About the Book:
Lou Ann Hunter’s mother, Patricia, has always had a passionate nature, which explains why she’s been married and divorced five times and spooned enough male patients to be ousted from three elderly care facilities. She also has Alzheimer’s, which is why she wants to spend the rest of her life surrounded by childhood memories at Sutton Hall, her family’s decrepit plantation home in Louisiana.
Lou Ann, a.k.a. Lulu the Love Guru, has built an empire preaching sex, love, and relationship advice to the women of America—mostly by defying the example her mother has set for her. But with Patricia suddenly in need of a fulltime caretaker, Lou Ann reluctantly agrees to step out of the spotlight and indulge her mother’s wishes, even if it means trading in her Louboutins and Chanel N°5 for boots and mosquito repellent.
Upon her arrival at Sutton Hall, Lou Ann discovers that very little functions at it should—least of all Patricia’s mind. And as she adjusts to this new and inevitably temporary dynamic with the help of a local handyman and a live-in nurse, she is forced to confront the reality that neither her nor her mother’s future is going according to plan.
Heartrending at times and laugh-out-loud funny at others, How Lulu Lost Her Mind is the book for everyone and their mother. Fans of Emily Giffin, Kristan Higgins, and Jill Shalvis won’t be able to forget it.
I'm writing this review on April 15, which just happens to be the six-year anniversary of my Dad's death. During his last eighteen months I visited almost weekly, taking him to Mass on Saturday night and then fixing supper for him. I started that routine when we realized it was no longer safe to leave him alone for long stretches of time. We had hired help during the week, one brother lived next door, and another took the Sunday shift. I live an hour and a half away so those few hours a week cost me most of my Saturday afternoon and evening, and during those eighteen months I only missed a few weeks. Looking back on it, I can say those months were hard, but worth it. I had to adjust my life, but I didn't have to make wholesale changes to it.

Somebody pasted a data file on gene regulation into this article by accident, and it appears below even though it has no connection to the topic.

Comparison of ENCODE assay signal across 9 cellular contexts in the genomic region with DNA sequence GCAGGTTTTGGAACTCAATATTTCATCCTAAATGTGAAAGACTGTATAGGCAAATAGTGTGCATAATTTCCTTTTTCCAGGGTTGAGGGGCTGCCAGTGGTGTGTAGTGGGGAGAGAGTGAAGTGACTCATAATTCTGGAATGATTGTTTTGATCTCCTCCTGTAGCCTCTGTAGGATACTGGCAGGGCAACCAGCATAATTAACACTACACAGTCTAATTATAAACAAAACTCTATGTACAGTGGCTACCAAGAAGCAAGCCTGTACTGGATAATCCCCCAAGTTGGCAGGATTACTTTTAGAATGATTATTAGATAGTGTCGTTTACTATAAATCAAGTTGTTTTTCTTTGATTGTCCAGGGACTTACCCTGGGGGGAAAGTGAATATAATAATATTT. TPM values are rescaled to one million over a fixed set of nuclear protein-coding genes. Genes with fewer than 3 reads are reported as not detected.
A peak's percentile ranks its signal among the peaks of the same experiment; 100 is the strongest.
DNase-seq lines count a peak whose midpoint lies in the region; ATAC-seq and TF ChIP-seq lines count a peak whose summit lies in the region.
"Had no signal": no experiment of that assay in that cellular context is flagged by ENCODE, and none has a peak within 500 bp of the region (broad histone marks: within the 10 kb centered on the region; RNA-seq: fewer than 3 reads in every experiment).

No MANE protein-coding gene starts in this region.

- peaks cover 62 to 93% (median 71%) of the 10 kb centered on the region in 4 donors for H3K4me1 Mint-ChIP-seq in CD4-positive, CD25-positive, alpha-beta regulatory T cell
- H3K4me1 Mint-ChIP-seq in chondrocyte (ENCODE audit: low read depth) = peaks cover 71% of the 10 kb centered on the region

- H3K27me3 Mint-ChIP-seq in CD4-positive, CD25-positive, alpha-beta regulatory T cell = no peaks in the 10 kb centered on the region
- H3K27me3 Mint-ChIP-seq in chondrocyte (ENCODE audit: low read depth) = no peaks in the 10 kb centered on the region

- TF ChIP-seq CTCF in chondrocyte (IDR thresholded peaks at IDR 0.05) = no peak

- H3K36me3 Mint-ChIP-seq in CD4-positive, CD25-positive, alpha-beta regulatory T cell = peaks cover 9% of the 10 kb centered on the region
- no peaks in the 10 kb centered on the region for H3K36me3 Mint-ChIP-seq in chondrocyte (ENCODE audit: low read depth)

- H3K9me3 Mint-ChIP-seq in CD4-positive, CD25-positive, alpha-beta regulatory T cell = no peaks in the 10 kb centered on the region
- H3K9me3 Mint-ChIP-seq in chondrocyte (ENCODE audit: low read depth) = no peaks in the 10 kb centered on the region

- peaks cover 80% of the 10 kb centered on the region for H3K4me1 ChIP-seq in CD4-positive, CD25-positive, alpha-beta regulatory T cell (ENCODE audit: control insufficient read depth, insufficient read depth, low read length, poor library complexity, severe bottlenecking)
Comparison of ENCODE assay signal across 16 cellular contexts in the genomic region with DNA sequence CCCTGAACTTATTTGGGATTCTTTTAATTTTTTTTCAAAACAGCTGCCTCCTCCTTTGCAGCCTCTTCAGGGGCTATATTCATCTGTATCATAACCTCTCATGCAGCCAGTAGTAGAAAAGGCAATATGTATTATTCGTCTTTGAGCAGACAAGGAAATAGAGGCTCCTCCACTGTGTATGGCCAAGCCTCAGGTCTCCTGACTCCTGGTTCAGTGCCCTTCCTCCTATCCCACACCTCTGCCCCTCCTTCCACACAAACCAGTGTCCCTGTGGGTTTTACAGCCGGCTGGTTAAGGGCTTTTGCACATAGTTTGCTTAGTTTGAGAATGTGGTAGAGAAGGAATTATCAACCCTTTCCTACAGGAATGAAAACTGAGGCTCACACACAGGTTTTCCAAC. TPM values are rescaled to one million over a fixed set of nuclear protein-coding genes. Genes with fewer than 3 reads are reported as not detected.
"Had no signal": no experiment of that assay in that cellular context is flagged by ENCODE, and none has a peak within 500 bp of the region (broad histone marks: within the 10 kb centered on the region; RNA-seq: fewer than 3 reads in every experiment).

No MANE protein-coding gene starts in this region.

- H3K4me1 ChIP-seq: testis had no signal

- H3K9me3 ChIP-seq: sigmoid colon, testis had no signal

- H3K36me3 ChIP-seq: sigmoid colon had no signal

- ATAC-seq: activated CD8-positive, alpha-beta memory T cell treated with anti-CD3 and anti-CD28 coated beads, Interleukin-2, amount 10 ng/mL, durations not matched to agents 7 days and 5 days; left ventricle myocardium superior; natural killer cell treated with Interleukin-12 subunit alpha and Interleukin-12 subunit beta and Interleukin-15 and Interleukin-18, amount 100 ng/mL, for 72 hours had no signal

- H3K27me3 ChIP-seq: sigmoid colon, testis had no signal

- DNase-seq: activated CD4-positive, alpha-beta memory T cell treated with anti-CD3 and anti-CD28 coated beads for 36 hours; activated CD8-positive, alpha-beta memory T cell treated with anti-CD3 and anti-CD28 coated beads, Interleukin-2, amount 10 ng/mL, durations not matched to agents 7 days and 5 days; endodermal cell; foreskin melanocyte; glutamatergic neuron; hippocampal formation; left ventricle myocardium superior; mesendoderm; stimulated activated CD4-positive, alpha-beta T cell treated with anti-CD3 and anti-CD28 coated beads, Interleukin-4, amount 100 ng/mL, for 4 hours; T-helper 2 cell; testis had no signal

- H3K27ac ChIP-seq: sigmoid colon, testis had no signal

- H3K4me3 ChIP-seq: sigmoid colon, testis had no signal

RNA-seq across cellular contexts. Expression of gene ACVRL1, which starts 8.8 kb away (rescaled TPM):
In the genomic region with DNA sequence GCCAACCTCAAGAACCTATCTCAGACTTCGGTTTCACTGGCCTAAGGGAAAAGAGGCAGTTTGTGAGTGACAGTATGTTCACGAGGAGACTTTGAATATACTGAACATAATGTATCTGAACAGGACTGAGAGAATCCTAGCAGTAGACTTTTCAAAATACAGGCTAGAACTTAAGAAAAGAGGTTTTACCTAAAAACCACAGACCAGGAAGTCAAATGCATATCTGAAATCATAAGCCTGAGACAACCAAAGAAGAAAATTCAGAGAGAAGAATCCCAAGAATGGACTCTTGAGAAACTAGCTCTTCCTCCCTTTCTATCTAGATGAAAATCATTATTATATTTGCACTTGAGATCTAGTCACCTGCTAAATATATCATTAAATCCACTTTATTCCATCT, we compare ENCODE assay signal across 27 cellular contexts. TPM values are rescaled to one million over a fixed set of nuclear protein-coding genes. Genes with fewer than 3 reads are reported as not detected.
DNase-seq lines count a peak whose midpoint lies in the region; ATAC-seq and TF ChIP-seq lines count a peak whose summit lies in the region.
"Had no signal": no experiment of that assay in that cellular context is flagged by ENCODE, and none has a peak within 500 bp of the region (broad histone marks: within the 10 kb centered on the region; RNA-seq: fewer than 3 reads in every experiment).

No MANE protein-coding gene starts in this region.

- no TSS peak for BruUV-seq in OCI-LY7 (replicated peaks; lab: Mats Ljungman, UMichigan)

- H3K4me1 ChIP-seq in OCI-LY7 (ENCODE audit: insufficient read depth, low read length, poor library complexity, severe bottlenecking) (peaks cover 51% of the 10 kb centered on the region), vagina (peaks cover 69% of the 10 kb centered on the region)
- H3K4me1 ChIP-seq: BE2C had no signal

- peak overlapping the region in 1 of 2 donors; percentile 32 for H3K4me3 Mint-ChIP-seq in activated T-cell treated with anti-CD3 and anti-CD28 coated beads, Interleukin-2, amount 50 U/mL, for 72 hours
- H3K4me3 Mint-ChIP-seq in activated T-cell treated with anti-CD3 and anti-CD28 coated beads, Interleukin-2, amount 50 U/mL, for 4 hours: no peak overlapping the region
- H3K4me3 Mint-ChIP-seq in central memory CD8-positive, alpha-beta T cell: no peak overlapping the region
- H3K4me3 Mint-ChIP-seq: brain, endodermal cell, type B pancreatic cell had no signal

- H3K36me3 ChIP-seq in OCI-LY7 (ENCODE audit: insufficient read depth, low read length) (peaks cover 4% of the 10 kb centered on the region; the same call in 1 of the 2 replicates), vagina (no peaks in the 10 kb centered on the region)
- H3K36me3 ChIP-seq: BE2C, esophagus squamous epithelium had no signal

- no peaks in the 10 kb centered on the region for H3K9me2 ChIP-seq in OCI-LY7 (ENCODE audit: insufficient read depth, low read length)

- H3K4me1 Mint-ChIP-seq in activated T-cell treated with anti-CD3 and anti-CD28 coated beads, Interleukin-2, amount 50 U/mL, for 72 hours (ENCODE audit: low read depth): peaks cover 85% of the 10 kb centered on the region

Lou Ann is a writer, blogger, speaker--an expert on relationships, or at least she plays one on-line. For all her expertise she has never found Mr. Right. Her mother, on the other hand, has always found Mr. Right for now and is still looking, despite her Alzheimer's, which, as noted above, gets her kicked out of her nursing home. Her mother wants to go home to Louisiana, and Lou Ann has enough money to make that dream come true, so they pack up their stuff and move to the old home place.
My Dad never became hard to deal with, and kept his mental faculties until the end. Patricia, Lou Ann's mother, wasn't so lucky. She could be mean and, of course, she had dementia. As they went through family treasures Lou Ann learns about relatives she never met. She meets neighborhood people who are unlike those she chose to be with in her "real" life. Yes, one is a man.
The book is set in southeast Louisiana, which is where I live. While there were things that sounded familiar like Lakeside Mall and chicory coffee, the plantation is outside a small town where people speak with a Cajun accent, and honestly there aren't many (any) of those with easy access to Lakeside Mall.
I enjoyed the book and there was one serious plot thread--Patricia wanted Lou Ann to promise to put her out of her misery when things got too far along. Lou Ann didn't fee right about doing that, but toward the end of the book, Lou Ann made a decision about a similar issue which turned out not to be important, but which could have been.
Actually the ending was pretty much the only part of the book that I didn't like. For some reason it just seemed sudden, almost like the allotted number of pages had been filled and it was time to wrap things up. But, maybe that's the way life is--we don't usually get to go out at what we consider to be the perfect time on the plot arc.
I'd like to thank the publisher for providing a review copy via NetGalley. Grade: B.